Balancing Security Concerns.2
July 12, 2018 by Kenneth Fisher
I have a presentation I do every now again on security basics that I’m actually quite proud of. One of the sections at the end is on best practices, where I mention a few important security best practices broken down as follows:
- Least Maintenance
- Least Least Surface Area
- Least Privilages
Probably my favorite part of the whole thing is the first and last best practice I mention.
- Don’t make permissions more granular than you have to. (Don’t grant permissions at a table level if granting them at a Schema or even better the database level will work)
- Grant permissions at the lowest level possible. (Don’t grant permissions at a database level if granting it at a Schema or even better an Object level will work.)
Then I sit and wait a few seconds (depending on how much time I have left) and watch it slowly dawn on people what I’ve said. How does that work? How can you have to completely opposing best practices?
Because security is a balance. On the one hand, you have to protect the data. That’s probably our most important task. On the other hand, our users have to be able to do their jobs. So we have to grant them sufficient permissions to do so. And on the other hand, we have to be able to do our jobs. If we are spending all our time dealing with security we aren’t going to be doing anything else. (Yes, that’s three hands, so sue me.) Maintainability is a must.
In other words it depends.
- If you have hundreds of servers and thousands of databases with active development on many of them, you probably can’t manage security at an individual object level.
- If you have a database with highly secure data, say some tables have payroll information or HIPAA related data. You need to be more careful here and might need to grant permissions at an individual object level.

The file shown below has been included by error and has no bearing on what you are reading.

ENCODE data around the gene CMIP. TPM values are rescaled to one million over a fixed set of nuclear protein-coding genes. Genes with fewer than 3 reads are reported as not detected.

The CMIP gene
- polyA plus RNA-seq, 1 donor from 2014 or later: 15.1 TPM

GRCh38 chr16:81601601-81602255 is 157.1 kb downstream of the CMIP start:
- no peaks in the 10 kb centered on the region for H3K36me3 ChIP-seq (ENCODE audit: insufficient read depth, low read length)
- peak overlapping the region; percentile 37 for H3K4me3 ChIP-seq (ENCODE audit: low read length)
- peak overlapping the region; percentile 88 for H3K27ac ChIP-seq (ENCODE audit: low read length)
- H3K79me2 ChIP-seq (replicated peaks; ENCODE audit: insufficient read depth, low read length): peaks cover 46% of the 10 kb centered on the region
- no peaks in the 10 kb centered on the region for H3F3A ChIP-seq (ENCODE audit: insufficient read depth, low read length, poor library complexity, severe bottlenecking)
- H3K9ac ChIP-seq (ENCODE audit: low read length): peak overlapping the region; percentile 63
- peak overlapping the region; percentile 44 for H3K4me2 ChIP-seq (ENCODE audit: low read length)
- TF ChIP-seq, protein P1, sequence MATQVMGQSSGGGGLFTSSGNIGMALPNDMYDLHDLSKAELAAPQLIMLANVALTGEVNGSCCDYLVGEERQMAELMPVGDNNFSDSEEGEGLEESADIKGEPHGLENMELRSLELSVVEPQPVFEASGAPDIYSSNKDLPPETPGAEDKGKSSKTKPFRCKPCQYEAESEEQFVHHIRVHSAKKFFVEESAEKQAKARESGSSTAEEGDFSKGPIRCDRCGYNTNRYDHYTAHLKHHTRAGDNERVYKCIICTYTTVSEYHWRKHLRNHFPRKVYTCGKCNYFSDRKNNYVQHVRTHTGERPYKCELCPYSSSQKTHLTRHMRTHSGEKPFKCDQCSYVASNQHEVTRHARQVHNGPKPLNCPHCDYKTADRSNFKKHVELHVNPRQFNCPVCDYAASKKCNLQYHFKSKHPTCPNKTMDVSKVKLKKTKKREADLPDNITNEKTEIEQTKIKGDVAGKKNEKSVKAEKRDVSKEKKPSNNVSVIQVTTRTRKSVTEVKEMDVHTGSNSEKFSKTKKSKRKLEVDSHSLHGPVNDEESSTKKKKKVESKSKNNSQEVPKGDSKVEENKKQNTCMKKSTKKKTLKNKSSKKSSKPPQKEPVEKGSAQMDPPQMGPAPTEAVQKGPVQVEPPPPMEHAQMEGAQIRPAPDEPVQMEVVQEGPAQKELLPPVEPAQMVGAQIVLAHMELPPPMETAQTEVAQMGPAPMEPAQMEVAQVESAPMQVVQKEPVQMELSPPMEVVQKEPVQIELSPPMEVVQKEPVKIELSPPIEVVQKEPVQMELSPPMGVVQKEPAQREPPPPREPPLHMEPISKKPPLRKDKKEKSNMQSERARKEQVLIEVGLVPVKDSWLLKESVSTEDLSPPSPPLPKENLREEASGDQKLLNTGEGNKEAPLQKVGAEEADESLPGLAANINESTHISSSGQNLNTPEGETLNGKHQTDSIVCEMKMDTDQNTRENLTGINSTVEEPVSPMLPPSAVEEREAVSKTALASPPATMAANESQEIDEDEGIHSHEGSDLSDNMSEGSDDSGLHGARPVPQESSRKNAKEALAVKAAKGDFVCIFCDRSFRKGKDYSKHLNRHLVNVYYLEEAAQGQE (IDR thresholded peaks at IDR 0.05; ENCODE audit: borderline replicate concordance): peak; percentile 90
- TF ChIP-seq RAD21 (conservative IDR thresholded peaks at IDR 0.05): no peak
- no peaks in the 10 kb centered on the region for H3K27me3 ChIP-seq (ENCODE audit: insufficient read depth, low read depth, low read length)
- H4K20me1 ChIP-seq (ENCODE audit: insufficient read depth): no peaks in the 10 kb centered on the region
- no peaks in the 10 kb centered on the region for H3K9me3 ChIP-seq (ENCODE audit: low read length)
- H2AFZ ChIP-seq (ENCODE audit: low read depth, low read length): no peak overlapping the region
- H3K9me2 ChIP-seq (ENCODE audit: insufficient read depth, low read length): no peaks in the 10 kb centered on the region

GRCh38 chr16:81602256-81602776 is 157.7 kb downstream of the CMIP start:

Really, in the end, it’s going to come down to your situation. You need to make your security as tight as possible, while still allowing your users/developers/customers etc to still do their job, and still manage security over time. Of course, the more you know about security the easier this gets but you still need to make sure you pay attention.
Category: Security, SQLServerPedia Syndication | Tags: security
2 thoughts on “Balancing Security Concerns.”
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I have a related quandary at the moment in regards to granting View Server State in production to developers so that they can run things like sp_whoisactive and access server dmvs.
On the one hand it would be great for them to see issues as they are happening i.e. tsql related to blocking. On the other hand they will be able to view lots of other stuff as well.
So I would be curious to hear your views on this.
You do have the option of using a stored procedure with impersonation to do the actual work. i.e. For example you could change sp_whoisactive to use impersonation (add EXECUTE AS ) and then give them access to the SP rather than actually granting VIEW SERVER STATE. You’ll have to put it in a DB with TRUSTWORTHY turned on (https://sqlstudies.com/2016/08/01/using-impersonation-to-allow-a-task-without-granting-the-required-permission/) so I would recommend creating a separate database for this.